For installing Metricbeat according to your OS, follow the steps at Install Kibana | Kibana Guide [7.11]
As soon as we start the Metricbeat service, it sends Docker metrics to the Elasticsearch index, which can be confirmed by curling Elasticsearch indexes with the command:
How Are They Internally Connected?
We have now installed all three and they are up and running. As per the period mentioned, docker.yml will hit the Docker API and send the Docker metrics to Elasticsearch. Those metrics are now available in different indexes of Elasticsearch. As mentioned earlier, Kibana queries the data of Elasticsearch and visualizes it in the form of graphs. In this, all three are connected.
Please refer to the flow chart for more clarification:
How to Create Dashboards?
Now that we are aware of how these three tools work interdependently, let’s create dashboards to monitor our containers and understand those.
First of all, open the Dashboards section on Kibana (localhost:5601/) and click the Create dashboard button:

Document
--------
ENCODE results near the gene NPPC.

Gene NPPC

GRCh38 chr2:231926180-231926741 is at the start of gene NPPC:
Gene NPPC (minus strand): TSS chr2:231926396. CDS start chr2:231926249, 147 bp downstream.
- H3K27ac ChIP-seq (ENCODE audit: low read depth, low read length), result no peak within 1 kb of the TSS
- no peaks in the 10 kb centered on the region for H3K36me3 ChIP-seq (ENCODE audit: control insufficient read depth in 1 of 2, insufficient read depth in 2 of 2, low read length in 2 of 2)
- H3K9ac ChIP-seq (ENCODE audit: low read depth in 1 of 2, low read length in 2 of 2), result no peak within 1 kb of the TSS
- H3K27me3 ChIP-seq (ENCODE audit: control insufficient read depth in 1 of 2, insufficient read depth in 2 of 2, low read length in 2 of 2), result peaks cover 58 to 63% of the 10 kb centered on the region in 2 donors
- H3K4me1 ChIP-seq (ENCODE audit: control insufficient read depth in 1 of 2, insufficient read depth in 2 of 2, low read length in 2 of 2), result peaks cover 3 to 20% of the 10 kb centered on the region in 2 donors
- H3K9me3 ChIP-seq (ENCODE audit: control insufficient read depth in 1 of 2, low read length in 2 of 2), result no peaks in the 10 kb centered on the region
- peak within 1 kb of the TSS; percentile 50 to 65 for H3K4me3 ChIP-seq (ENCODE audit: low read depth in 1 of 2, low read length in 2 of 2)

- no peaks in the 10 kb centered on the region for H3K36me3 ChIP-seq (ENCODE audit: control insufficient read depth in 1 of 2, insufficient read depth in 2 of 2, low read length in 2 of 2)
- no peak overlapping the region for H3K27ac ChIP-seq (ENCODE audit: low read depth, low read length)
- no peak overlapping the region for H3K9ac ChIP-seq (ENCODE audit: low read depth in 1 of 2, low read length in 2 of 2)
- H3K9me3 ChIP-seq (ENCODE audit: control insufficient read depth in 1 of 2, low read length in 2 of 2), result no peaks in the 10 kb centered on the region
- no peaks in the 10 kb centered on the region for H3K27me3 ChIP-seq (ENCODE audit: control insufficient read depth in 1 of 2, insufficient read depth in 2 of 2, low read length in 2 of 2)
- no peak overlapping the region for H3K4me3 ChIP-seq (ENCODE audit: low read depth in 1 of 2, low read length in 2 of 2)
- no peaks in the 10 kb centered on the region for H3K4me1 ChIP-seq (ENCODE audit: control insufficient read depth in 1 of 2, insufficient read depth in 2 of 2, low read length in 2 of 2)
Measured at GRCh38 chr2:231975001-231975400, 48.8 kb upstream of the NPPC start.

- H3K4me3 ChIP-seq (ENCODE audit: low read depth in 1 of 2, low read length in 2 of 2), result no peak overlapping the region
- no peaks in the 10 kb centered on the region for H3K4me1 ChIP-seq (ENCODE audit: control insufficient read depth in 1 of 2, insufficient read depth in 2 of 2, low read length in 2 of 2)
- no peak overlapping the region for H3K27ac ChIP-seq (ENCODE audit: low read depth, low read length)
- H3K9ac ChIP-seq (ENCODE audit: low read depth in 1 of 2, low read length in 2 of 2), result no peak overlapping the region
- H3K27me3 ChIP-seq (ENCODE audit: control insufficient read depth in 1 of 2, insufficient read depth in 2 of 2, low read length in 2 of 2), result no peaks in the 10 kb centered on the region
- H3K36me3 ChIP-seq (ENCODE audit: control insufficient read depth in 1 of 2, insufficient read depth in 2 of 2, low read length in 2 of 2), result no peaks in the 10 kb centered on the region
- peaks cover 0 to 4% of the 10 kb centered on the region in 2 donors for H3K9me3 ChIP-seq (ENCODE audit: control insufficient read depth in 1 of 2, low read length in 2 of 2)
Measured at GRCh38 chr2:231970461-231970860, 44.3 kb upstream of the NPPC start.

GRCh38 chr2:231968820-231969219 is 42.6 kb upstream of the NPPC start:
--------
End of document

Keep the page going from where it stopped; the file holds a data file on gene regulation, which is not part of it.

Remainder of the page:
You will be directed to the next page:
Choose the type of visualization you want from all options:
For example, let's go with Lens
(Learn more about Kibana Lens)
Here, we will be looking for the number of containers vs. timestamps by selecting the timestamp on X-axis and the unique count of docker.container.created on Y-axis.
As soon we have selected both parameters, it will generate a graph as shown in the snapshot, and we will be getting the count of created containers (here Count=1). If you create move containers on your system, when that data metric is sent to Kibana, the graph and the counter will be modified. In this way, you can monitor how many containers are created over time. In similar fashion, depending on your monitoring needs, you can choose a parameter from the left panel showing available fields like:
Now, we will show one more example of how to create a bar graph:
As mentioned above, to create a bar graph just choose “vertical bar” from the above snapshot. Here, I’m trying to get a bar graph for the count of documents vs. metricset names, such as network, file system, cpu, etc. So, as shown in the snapshot on the left, choose the Y-axis parameter as count and X-axis parameter as metricset.name as shown in the right side of the snapshot
After hitting enter, a graph will be generated:
Similarly, you can try it out with multiple parameters with different types of graphs to monitor. Now, we will move onto the most important and widely used monitoring tool to track warnings, errors, etc., which is DISCOVER.